The Forgotten Christians
By Ken Joseph, Jr.

With Iraq taking center stage on the world scene, lost amidst the fog of war are a small, once proud and once very influential people.

For some reason almost completely ignored in the current discussions are 2.5 million Assyrian Christians. Scattered throughout Iraq, but primarily near the city of Nineveh currently known as Mosul these remnants of the great Assyrian Empire are frozen in time.

It is their history that is little known. It was to them that Jonah came to bring the message of repentance and they repented. It was to them that the Apostle Thomas came and their King Addai repented for his people and Assyria in the first century became the first Christian Nation.

The Assyrian Empire ended in 612BC and the Assyrian Monarchy was abolished in 300 AD.

It is them that according to Kenneth Scott Lautorette became `The largest Missionary Force in History,` carrying the gospel as far as China and Japan, with recent discoveries confirming a presence as early as 86AD in China.

It is the Assyrians that still speak Aramaic, the language that Jesus spoke.

But the Assyrians, because of their Christian Faith, have suffered greatly in an area that is almost completely Muslim. Oppressed by the Persians, Mongols, Turks, and Arabs in World War II, nearly 2/3 of the Assyrian population died.

Currently, the majority of the Assyrian Christians are in Iraq with approximately 100,000 in the Northern No Fly Zone, approximately 1 million in central Iraq, and another 100,000 scattered in the south, along with a population of approximately 4 million Kurds and 800,000 Turkomans - all Muslim.

Another approximately 1.8 million Assyrians are outside of Iraq primarly in Iran, Syria and in the US, Australia and Europe.

According to Wilfred Alkhas, who edits a Magazine for the Assyrian Diaspora, `One of the little known facts concerning the Middle East is the role of the Christians. Previous to the rise of Khomeni in Iran, Islam was generally a tolerant religion. Large groups of Christians, Jews, Zorasterians and others lived peacefully in majority Muslim populations for generations.

Following the radicalization of Islam, though, nearly 90% of the Christians in the Middle East have left finding it impossible to live under the opression of radicalized Islamic states.

The reality of the current situation in the Middle East is in many ways more economic than political, as the economic system has basically collapsed, giving rise to young men with no hope for a job and a future, willing to give their lives for radical ideas that in normal economic times would be unheard of.

The reason being is that it was the Christians that ran most of the small businesses in the Middle East, which kept the local economies growing. Their departure was, in many ways, what triggered the present economic collapse.

Running small grocery stores, gas stations, restaurants, the Christians exerted leadership in an area that, with its prohibition of even the charging of interest, has not been able to be taken over by the Muslim majority.

Currently the Assyrian Christians are in a extremely precarious situation. Sandwiched between the Kurds who are Muslims and supported throug the United Nations weapons for peace program, the Turkomans, also Muslims supported by Turkey, they are a minority of Christians in a region that is, with the exception of Israel, exclusively Muslim.

Grudingly allowed to participate in the local Kurdish Parliement, the Assyrian Christians have five seats out of 105 they are extremely fearful of any post-Sadaam government.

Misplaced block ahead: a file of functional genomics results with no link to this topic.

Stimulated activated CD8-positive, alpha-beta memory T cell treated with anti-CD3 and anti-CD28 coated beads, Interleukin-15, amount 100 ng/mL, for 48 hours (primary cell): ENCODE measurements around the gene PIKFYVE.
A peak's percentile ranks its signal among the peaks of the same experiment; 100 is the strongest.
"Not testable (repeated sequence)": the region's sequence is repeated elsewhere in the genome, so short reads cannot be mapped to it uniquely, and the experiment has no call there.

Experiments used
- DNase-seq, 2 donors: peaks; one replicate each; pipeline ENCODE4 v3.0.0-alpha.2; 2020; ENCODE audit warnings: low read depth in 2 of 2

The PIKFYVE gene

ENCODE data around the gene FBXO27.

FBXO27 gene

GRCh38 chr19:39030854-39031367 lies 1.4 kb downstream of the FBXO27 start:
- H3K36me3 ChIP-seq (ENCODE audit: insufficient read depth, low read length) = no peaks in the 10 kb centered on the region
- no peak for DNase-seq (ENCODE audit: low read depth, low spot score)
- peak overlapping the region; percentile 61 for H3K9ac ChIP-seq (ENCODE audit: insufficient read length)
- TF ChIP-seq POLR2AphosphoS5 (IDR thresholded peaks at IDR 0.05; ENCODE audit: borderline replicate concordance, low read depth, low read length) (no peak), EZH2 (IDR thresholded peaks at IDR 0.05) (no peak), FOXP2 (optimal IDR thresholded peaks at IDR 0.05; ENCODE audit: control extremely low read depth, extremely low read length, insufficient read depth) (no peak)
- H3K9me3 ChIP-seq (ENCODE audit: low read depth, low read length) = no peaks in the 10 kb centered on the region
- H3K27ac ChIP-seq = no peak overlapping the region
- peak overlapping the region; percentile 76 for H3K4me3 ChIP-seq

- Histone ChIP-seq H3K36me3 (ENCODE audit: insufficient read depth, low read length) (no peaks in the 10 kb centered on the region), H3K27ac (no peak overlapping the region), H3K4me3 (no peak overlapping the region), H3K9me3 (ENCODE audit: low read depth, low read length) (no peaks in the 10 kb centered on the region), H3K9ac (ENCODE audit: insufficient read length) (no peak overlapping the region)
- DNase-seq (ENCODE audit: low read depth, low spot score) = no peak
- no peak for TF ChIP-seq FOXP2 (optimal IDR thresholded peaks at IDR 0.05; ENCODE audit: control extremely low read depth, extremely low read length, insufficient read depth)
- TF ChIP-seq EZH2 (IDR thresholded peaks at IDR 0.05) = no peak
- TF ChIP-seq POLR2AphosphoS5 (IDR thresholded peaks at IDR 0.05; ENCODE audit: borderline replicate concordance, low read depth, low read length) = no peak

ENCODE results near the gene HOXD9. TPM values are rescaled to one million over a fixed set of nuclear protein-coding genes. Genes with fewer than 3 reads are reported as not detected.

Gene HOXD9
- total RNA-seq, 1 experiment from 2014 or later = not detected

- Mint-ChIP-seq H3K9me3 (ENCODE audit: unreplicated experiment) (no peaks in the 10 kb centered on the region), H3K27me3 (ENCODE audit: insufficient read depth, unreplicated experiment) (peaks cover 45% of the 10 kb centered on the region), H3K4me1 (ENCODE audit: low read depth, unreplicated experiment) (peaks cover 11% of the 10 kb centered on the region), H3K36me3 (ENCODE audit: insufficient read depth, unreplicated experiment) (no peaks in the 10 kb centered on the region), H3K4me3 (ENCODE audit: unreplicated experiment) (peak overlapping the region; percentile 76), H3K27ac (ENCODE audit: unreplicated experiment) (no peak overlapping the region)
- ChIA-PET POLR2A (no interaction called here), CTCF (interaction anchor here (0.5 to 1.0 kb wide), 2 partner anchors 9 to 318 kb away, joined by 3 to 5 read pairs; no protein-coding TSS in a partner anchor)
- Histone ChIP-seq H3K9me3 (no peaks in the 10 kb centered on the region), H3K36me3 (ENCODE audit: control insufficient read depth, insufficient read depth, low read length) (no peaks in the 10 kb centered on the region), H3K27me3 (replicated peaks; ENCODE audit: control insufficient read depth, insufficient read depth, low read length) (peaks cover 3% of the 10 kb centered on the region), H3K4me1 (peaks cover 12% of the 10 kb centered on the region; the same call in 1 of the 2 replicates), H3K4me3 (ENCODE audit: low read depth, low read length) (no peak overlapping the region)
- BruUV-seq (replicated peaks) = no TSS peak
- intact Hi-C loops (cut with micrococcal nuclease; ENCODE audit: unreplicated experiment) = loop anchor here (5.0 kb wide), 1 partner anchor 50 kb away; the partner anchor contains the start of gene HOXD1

Currently, the State Department is attempting to put together a coalition of Iraqi Nationalist Groups to decide on a future Government, but the Assyrian Christians as the only non-Islamic group in the mix are at a decided advantage.

Iraq, for all its fault, is a secular nation governed by a secular Baathist Party. The Vice President, Mr. Tarig Aziz, is a Christian and the Church is allowed the most freedom of any country in the Middle East, with the exception of Egypt.

The Assyrian Archibishop for Iraq, Mar. Gewargis pleads for help for his people and Church. `We understand the concern and support of the Christians in the West for Israel, but find it hard to understand why the Church does not have the same concern and support. For all its faults, the Iraqi government has built Churches for the Christians`.

In response to the current situation, The Keikyo Institute, an organization assisting Assyrians particularly in Asia, is asking Christians throughout the world to first pray for the Christians in Iraq, then to contact their legislators to request that the Christians be represented in the post-Sadaam Iraqi government.

According to Wilfred Alkhas, who represents the younger generation of the Assyrian Disaspora, `It has been our prayer for generations that we will be able to regain our country - Assyria- which was promised to the Assyrian people under the treaty of Lasuanne in 1923, and at the very least to have an autonomous zone in the area previously promised to the Assyrians.`

At the very least, the Assyrian Church is calling to the Church at large to support their status in the land that is historically theirs as the first Christian nation in the world.

The next few months are extremely critical as the plans for a post-Sadaam Iraq are put together and the government and divisions of authority are being decided. Anything other than, at the very least, autonomy for the Assyrian Christians in their traditional homeland in Northern Iraq, centered around the city of Nineveh, present day Mosul, could very well result in another bloodbath that could see the last of the only major Christian presence in the Middle East gone forever.

About Ken Joseph Jr.